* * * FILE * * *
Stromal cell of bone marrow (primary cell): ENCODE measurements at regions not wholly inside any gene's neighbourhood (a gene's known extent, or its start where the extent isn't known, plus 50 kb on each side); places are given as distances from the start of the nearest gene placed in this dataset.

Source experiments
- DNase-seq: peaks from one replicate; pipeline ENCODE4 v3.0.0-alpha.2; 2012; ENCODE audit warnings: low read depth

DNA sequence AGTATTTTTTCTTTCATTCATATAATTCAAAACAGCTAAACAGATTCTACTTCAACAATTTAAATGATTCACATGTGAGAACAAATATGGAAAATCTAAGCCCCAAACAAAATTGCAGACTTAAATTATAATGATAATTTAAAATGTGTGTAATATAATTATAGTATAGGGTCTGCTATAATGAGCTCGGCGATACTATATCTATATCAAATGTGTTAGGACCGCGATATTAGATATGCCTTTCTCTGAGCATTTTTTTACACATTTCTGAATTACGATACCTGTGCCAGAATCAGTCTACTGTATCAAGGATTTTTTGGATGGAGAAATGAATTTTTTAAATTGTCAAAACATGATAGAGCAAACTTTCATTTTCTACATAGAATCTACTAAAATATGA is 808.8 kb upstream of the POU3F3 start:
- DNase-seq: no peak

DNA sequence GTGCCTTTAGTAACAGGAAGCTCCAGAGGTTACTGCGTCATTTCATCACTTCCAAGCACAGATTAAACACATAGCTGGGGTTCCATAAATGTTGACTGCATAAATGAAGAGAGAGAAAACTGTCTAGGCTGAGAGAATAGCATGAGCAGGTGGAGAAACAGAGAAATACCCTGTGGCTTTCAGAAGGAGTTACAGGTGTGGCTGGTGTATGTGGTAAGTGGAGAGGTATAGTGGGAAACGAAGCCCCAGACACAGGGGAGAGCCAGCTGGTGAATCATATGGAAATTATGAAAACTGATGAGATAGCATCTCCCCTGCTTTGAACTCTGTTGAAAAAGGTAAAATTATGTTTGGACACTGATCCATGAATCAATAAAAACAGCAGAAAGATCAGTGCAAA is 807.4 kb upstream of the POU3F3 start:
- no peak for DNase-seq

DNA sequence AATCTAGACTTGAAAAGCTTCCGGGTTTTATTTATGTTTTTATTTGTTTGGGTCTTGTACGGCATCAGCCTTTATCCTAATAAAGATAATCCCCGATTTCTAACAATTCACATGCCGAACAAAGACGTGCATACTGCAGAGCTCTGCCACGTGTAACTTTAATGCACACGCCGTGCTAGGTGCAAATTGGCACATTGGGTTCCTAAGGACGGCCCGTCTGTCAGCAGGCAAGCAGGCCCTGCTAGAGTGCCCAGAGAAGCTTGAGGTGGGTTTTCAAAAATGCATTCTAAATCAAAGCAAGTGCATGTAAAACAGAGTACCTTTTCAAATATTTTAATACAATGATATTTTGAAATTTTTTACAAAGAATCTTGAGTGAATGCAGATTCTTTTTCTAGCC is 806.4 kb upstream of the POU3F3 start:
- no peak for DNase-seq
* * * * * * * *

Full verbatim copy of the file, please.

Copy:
Stromal cell of bone marrow (primary cell): ENCODE measurements at regions not wholly inside any gene's neighbourhood (a gene's known extent, or its start where the extent isn't known, plus 50 kb on each side); places are given as distances from the start of the nearest gene placed in this dataset.

Source experiments
- DNase-seq: peaks from one replicate; pipeline ENCODE4 v3.0.0-alpha.2; 2012; ENCODE audit warnings: low read depth

DNA sequence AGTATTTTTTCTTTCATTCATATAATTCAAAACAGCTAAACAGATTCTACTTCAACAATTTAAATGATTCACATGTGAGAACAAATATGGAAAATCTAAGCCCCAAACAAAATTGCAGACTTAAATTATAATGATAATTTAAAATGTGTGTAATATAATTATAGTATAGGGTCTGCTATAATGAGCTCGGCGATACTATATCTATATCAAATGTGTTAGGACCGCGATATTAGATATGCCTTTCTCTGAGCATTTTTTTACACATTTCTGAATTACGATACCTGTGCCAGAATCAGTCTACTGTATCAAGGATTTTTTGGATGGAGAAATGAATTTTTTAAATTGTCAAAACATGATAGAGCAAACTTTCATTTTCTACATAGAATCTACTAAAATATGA is 808.8 kb upstream of the POU3F3 start:
- DNase-seq: no peak

DNA sequence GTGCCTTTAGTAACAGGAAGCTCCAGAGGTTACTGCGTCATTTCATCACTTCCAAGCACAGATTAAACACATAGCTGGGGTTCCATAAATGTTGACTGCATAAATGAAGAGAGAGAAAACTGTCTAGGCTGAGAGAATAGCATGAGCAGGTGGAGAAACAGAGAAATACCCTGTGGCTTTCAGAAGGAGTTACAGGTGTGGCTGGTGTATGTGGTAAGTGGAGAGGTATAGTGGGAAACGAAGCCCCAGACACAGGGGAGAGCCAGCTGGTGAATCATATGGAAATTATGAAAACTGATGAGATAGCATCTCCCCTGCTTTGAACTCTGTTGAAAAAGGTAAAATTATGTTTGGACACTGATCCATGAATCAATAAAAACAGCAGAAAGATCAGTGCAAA is 807.4 kb upstream of the POU3F3 start:
- no peak for DNase-seq

DNA sequence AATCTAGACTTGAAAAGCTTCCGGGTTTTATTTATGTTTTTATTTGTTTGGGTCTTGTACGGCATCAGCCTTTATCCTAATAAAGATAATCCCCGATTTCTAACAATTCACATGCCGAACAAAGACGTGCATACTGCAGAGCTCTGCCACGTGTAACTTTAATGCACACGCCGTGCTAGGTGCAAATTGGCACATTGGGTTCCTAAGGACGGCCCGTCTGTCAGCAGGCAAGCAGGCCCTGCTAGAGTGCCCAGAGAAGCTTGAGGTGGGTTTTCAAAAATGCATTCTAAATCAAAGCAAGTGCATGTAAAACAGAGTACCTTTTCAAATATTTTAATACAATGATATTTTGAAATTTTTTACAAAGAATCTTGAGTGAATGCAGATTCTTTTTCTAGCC is 806.4 kb upstream of the POU3F3 start:
- no peak for DNase-seq